Robinson: They are, Mark. They continue to be a regular customer in soybeans and vegetable oil as well as others but China, of course, steals the headlines because of their sheer size and the amount of equity and the trade imbalance between China and U.S. they do have the equity to afford a product. Exchange rates are a factor here too and I can't remember if you mentioned or if we mentioned that the U.S. dollar index which is representative of the value of the U.S. dollar versus several other currencies established a new low this week. So, the exchange rate remains attractive from an importer's perspective given the goods and services here in the U.S. and to this point I've not seen any appreciable rationing at least that I can identify and I think the exchange rate is clearly a primary factor as to why.
Pearson: Virgil, the livestock sector you pointed out when we talked about beef, beef export numbers down so sharply from where they were prior to the 2003 December outbreak of Mad Cow. And I hear from cattlemen and cattlewomen out there that they definitely want our product. Pork seems to be moving pretty well and there's a lot of hope that maybe a lot more will move into China. As we look at China are we going to see more meat imports? Are we going to see more grain, oil seed imports? Product imports? Where do you think it's going to go?
Robinson: It's arguable it could be all of the above, Mark, but clearly I think there will be additional protein imports as the Chinese domestically try and grow their hog herd, try and continue to develop their poultry industries, their aquaculture, their dairy industries and, of course, those are all intensive users of various types of protein, corn and vegetable, soybean vegetable protein spring to mind. So, I don't sense that that's slowed any. It's conceivable their GDP's may cool down to some extent, Mark. They have been growing at double digits for the last several years. But to suggest that that will abruptly end and our export trade and world export trade comes to a crashing halt, very misleading, I don't sense that at all. I think the trend is firmly embedded globally to include the Indians and other emerging economies, Mark, and I think the demand for a whole host of goods and services including agricultural product will continue to ramp higher.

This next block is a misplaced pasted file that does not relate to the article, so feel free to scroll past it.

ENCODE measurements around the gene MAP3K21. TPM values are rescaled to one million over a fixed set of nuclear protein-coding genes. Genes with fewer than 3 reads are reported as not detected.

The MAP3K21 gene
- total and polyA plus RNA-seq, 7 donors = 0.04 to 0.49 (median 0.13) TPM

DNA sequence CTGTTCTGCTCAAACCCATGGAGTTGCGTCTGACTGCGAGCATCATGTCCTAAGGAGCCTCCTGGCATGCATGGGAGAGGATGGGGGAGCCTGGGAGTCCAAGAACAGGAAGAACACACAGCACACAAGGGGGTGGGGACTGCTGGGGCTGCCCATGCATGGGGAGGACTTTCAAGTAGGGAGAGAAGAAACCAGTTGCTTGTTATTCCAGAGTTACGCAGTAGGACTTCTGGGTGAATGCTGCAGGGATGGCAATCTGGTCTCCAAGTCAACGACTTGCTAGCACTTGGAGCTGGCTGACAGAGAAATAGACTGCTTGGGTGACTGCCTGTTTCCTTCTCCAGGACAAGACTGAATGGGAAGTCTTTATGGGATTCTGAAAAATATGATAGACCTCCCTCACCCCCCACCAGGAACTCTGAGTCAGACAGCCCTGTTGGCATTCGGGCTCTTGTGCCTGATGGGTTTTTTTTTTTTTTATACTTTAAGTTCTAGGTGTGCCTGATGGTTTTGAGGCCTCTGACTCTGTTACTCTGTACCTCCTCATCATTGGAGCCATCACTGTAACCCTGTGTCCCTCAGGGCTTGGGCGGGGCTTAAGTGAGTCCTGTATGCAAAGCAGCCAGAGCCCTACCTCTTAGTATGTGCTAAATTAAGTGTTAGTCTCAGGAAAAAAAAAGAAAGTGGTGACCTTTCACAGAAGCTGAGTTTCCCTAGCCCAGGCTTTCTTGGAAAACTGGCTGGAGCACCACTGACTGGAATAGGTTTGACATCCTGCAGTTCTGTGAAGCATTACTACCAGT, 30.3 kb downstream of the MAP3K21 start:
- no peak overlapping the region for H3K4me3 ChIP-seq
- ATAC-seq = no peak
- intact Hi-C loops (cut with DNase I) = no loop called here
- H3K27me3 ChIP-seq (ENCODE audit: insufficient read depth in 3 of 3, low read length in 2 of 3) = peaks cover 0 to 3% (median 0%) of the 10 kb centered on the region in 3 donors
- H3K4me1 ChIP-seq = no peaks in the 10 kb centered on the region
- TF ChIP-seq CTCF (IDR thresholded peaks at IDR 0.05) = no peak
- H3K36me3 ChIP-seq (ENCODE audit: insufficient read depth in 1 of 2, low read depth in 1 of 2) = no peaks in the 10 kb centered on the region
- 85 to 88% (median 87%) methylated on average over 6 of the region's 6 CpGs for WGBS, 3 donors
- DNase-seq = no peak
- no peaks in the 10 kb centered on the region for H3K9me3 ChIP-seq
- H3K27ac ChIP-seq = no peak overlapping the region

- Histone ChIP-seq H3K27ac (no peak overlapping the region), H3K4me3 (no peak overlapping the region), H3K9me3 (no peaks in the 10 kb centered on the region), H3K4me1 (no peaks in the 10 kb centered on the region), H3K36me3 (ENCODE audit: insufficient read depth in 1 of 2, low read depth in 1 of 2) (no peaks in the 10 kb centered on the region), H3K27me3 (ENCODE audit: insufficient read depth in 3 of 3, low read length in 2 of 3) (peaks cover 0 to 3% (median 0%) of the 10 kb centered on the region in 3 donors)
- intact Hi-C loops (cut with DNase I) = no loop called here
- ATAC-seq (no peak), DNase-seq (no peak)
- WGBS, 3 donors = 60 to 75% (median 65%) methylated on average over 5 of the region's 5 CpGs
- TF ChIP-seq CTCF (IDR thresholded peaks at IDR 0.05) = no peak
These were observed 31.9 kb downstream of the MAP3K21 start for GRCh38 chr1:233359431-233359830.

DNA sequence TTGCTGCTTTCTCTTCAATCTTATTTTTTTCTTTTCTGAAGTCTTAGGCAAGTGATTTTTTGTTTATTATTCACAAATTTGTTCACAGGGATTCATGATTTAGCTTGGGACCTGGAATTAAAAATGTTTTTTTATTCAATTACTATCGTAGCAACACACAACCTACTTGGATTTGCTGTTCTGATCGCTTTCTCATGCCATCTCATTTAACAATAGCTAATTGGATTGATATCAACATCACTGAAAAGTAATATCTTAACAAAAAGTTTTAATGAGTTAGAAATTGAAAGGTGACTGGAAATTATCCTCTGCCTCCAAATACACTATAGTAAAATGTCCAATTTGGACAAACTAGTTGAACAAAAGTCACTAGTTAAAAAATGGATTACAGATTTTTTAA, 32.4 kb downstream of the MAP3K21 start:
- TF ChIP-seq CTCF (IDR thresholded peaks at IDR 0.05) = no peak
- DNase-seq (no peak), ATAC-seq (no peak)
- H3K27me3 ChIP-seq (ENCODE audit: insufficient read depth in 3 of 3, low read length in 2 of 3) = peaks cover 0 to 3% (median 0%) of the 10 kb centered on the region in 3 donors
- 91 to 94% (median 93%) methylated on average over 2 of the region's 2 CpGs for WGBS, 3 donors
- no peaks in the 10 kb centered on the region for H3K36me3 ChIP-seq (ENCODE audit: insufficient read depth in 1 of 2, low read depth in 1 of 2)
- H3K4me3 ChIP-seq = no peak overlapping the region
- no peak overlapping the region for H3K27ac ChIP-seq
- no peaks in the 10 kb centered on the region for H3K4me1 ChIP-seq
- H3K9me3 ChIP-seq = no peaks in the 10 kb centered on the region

Pearson: Real quick oil prices very high again this week. You mentioned the cheap dollar. Is that really what's going on here?
Robinson: Vegetable oil, Mark?
Pearson: Crude oil.
Robinson: A bit out of my domain but certainly part of it. I think, again, the demand from the U.S. I don't sense that it's been rationed too terribly much, Mark. Demand from the likes of China and India remain strong. I am somewhat surprised that OPEC and other non-OPEC countries haven't made an effort to increase production given this price incentive, that that hasn't seemed to be the case. So, again, demand remains strong. The likelihood of additional motorized vehicles in a lot of these emerging economies is very, very strong from what I understand and the demand curve remains sloping upward, Mark. So, I sense no slowing there, no appreciable slowing.
Pearson: We were talking on the show about buying acres and everybody is buying acres whether it's hay or corn and beans or whatever. Heard from some producers this week from Arkansas, some out in California who were saying, you mentioned rice on the show and other cereal crop that we produce. Corn and soybeans, particularly soybeans are starting to displace some of those. What is going to happen to those markets for us?
Robinson: Well, ideally some of that acreage slippage will be met in other regions of the world. I think the areas that globally are capable of expanding their agricultural production would obviously be the southern hemisphere or Brazil given the fact they can deal with some of their infrastructure and logistic issues. And that will likely take place over time. Another region would be the former Soviet Union and I think they have incentive to grow and expand their agricultural production. Again, they have issues, it's not going to happen overnight and even parts of western Canada, for example, that I think are moving more towards row crop production than has been the case the last several years. They begin to liquidate their cow herds and move towards canola, move towards barley, move towards wheat production. So, there are regions globally that are capable of increasing acreage and increasing productivity and, of course, that's where technologies and genetics and new hybrids and so on come into play and we are involved or at least the group I represent is clearly involved in that movement.
Pearson: Alright, it's fascinating, it's a whole change of what's going on in the world in agriculture. Virgil, appreciate the insights. That's it for our market plus segment. Thanks to Virgil Robinson for being with us this week and thank you for joining us at our Market to Market Web site. And from all of us on Market to Market, I'm Mark Pearson. Thanks for watching.